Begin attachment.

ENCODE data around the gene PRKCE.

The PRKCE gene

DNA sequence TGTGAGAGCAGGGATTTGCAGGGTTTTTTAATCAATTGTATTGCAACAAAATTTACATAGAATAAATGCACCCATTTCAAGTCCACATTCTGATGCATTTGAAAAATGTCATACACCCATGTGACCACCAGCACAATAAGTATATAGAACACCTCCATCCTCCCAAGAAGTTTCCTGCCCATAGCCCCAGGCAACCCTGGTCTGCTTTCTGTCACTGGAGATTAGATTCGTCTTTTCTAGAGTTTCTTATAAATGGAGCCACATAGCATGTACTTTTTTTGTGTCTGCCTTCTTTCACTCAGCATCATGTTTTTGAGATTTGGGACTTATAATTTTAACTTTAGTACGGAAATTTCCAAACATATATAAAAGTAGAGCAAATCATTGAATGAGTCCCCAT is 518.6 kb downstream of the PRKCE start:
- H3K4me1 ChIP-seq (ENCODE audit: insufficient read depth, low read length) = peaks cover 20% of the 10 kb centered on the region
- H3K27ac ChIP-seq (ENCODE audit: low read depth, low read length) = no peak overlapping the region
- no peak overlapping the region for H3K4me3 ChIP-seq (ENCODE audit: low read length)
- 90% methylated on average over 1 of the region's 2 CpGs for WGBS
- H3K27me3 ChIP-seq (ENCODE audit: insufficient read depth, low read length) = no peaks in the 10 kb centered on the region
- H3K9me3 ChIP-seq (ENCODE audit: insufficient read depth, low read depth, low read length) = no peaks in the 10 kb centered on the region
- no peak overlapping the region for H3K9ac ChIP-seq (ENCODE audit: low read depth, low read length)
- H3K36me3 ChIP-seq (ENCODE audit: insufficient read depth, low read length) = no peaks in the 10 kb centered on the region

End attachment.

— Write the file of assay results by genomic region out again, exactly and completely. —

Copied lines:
ENCODE data around the gene PRKCE.

The PRKCE gene

DNA sequence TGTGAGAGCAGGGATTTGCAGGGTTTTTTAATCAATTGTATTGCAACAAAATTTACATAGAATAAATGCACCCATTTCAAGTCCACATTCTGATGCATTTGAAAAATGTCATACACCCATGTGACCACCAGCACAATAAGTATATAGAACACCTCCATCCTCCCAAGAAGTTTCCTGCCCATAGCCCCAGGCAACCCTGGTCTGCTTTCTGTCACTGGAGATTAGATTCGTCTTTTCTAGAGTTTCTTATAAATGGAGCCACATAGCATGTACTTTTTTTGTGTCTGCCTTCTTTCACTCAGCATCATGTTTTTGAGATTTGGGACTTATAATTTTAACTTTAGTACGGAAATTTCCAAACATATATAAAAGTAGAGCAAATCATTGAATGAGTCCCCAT is 518.6 kb downstream of the PRKCE start:
- H3K4me1 ChIP-seq (ENCODE audit: insufficient read depth, low read length) = peaks cover 20% of the 10 kb centered on the region
- H3K27ac ChIP-seq (ENCODE audit: low read depth, low read length) = no peak overlapping the region
- no peak overlapping the region for H3K4me3 ChIP-seq (ENCODE audit: low read length)
- 90% methylated on average over 1 of the region's 2 CpGs for WGBS
- H3K27me3 ChIP-seq (ENCODE audit: insufficient read depth, low read length) = no peaks in the 10 kb centered on the region
- H3K9me3 ChIP-seq (ENCODE audit: insufficient read depth, low read depth, low read length) = no peaks in the 10 kb centered on the region
- no peak overlapping the region for H3K9ac ChIP-seq (ENCODE audit: low read depth, low read length)
- H3K36me3 ChIP-seq (ENCODE audit: insufficient read depth, low read length) = no peaks in the 10 kb centered on the region